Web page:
i don’t like what the internet is doing to my head. i feel that when i am not connected, i must be missing something, and when i am paying attention to one thing, it means i must be missing out on something even better. when i want to sit down and read a novel, i find myself too distracted by everything else to do so. when i want to listen to a new album, i find myself too distracted by everything else to do so. when i want to write a blog post, i find myself too distracted by everything else to do so. i find myself fantasising about being able to leave my iphone home for just a day, and yet i can’t. in my head, i negotiate how long i’ll spend on the computer, and then i break my own agreement.

part of the difficulty is, of course, that we can no longer live unconnected lives. not in a westernised, modern world. we are required to spend time on computers for jobs, everyday communication, etc. much like a food addict cannot just stop eating, i cannot just stop using technology. and i don’t really want to. i mean, i can’t see much point in spending a month offline like this guy did in his experiment, when, as soon as he got back online, he found himself back in the same rut.

what i crave most is balance. i am jealous of people who have it because i don’t know how to find it, or more accurately, enforce it. i haven’t, as yet, neglected my relationships, friends, work or social life, and i haven’t yet suffered any real adverse effects – but i know that the importance of the internet in my life has become completely lopsided, and perhaps even (to use the language of addiction) unmanageable.

i fear i may need to just go cold turkey in an attempt to press some kind of imaginary reset button, but an all-or-nothing stance doesn’t seem like a reasonable solution to the problem of digital addiction when we live in the internet age. in short, i need help. if you’ve managed to find some semblance of balance, how did you do it? i welcome any advice.

i can’t get away – stardeath and white dwarfs

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  • 1

    Comment by lisa

    17.09.2010 @ 04:04 am

    it the multi-tasker in all of us. We are trained early to bounce back and forth. The internet feeds into this.

    I think the cold turkey is a great idea….take a weekend of no online. Or try limits that you don’t go online more then 30 min a nite or not at all after work.

  • 2

    Comment by Jen

    18.09.2010 @ 09:56 am

    i know – i try to limit myself, but it never seems to work for very long (

    i’m most distressed that it’s impacting on things i love, like reading and music.

  • 3

    Comment by lisa

    19.09.2010 @ 03:01 am

    Hope you find your mo-jo. My jogging mix is missing some new updates from you ) and my stack of books to read is getting pretty high. I guess we all have to find the right balance.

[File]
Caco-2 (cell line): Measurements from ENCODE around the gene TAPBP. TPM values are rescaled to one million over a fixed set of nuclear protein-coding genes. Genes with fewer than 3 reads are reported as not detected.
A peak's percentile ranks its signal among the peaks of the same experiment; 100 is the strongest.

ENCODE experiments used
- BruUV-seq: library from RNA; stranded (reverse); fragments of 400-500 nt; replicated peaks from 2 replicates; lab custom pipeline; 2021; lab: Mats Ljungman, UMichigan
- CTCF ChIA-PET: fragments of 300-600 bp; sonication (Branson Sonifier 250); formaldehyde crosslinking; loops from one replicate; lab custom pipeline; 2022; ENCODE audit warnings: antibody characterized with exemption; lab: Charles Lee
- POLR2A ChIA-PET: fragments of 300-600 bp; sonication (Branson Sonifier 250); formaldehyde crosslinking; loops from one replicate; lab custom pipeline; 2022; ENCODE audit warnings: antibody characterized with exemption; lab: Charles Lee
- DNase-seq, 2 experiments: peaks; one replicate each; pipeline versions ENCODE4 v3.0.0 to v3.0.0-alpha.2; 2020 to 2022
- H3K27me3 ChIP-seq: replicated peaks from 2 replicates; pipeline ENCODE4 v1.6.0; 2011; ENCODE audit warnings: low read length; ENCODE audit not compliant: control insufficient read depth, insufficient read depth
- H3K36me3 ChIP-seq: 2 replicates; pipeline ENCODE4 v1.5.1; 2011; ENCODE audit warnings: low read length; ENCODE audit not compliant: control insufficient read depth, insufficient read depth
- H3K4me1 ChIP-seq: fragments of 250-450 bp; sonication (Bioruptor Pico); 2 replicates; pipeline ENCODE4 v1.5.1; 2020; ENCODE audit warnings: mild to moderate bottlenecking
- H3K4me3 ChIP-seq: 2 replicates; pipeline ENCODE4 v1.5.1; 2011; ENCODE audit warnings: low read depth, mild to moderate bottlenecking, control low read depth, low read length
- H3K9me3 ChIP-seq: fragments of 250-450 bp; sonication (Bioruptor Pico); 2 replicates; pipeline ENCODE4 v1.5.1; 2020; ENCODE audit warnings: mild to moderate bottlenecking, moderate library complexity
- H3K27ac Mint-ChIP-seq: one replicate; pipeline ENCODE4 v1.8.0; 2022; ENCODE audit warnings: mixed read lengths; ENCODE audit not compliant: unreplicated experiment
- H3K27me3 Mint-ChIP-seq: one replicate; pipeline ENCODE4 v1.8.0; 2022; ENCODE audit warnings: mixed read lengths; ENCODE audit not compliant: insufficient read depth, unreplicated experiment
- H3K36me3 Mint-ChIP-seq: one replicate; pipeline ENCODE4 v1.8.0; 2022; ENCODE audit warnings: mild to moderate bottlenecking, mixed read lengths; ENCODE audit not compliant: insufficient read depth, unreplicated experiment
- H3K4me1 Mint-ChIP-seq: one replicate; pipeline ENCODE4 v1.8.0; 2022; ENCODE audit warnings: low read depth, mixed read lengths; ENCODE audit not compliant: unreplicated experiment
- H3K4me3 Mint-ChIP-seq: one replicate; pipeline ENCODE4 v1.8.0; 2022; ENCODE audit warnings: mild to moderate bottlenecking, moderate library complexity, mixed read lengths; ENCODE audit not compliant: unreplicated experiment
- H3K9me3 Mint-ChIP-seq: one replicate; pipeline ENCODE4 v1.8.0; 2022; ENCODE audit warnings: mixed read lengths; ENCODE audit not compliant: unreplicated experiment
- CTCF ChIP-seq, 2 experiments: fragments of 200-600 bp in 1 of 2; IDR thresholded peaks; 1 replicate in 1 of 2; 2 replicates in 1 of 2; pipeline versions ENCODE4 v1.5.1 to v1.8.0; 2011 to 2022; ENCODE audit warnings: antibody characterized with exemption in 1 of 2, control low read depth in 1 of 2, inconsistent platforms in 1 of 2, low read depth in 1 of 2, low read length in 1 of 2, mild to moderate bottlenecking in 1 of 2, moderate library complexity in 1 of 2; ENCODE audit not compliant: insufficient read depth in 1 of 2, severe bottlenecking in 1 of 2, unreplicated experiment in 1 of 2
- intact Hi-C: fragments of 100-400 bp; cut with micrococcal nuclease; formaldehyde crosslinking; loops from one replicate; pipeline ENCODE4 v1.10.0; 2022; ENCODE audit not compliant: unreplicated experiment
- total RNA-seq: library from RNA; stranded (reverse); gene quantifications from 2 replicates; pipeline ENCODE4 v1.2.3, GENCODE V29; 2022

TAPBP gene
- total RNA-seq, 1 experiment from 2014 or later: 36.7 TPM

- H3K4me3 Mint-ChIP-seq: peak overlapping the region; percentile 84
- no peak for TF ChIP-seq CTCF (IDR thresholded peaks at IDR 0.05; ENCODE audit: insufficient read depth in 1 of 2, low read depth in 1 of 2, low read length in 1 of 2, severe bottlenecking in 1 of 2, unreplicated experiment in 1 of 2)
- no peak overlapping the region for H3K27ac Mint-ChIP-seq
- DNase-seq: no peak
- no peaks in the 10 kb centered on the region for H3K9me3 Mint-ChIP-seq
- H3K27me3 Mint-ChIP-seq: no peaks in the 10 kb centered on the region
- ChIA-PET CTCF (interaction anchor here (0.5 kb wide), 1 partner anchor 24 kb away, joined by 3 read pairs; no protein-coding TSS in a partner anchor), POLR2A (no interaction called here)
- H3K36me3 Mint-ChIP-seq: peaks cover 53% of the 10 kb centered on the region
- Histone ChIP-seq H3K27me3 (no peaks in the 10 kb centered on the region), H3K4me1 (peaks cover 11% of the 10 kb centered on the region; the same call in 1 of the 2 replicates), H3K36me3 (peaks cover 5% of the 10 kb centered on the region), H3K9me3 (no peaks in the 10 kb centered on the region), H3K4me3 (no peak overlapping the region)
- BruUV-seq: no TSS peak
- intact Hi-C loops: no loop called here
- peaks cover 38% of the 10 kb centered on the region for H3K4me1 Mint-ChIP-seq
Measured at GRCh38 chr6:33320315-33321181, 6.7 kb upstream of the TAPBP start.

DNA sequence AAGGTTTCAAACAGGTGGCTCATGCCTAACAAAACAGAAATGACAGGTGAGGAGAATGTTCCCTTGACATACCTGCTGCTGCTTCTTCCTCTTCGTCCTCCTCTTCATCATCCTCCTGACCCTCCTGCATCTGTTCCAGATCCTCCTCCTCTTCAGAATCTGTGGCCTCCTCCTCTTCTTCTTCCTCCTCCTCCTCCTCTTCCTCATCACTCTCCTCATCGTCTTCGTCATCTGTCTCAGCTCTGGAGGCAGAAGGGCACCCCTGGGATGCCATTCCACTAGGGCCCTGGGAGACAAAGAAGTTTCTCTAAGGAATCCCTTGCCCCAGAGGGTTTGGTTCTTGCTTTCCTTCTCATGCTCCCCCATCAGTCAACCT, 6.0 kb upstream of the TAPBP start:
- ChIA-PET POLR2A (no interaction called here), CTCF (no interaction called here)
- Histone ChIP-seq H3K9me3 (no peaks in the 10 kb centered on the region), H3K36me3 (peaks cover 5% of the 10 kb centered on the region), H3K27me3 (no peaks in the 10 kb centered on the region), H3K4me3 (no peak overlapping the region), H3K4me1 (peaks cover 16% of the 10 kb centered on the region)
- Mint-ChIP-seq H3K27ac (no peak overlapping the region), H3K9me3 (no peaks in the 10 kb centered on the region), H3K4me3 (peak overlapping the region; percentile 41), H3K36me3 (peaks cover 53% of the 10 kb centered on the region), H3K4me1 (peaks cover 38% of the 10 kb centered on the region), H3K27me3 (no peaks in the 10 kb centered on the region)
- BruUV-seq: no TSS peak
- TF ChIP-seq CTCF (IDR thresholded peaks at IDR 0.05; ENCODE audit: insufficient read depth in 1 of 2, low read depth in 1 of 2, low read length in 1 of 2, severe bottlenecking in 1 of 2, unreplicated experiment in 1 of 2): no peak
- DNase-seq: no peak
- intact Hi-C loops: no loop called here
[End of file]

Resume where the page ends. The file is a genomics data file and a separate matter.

• 4

    Comment by Amity

    19.09.2010 @ 11:55 am

    How about instead of putting it in terms of cutting back on your internet use (which you obviously enjoy), you just carve out more time for reading, music and other things you have been neglecting? I know that this means actually cutting down on online time but it’s the way its framed that can make the difference between feeling ‘deprived’ of something and merely making time for something else.

    When I started feeling down about how little I was reading, I made a pact that I would read before bed, even if it was only a few pages, and on the train instead of using my phone. I also dedicate at least one uninterrupted hour to reading each Sunday (sometimes more if I’m lucky). It’s not a huge amount and sometimes I do find myself checking email and Facebook instead of reading at the ’set’ time but mostly I’ve stuck to it because I didn’t feel like I was actually giving up anything. Does that make sense? I guess it’s like the difference between declaring yourself on a diet and just making a few small changes to your eating habits. Putting a limit on something just makes it that much more desirable!

  • 5

    Comment by daddio

    4.10.2010 @ 03:48 am

    so you could always call you old dad to just talk. you know, i had such a wonderful time in turkey and it sounds like you had only a so so time. though you would be curious when i fed you my teaser line. didn t want to type out 2 weeks of my adventures, but i do want to share them with you. you are not addicted to the net, you just make choices. sometimes we realize that we could have made better choices in life. someday you will be dead….i hope the people at you wake will entertain themselves with the stories you lived in life and now seem worth telling again to remember the essence of what you brought to this world and the people you touched.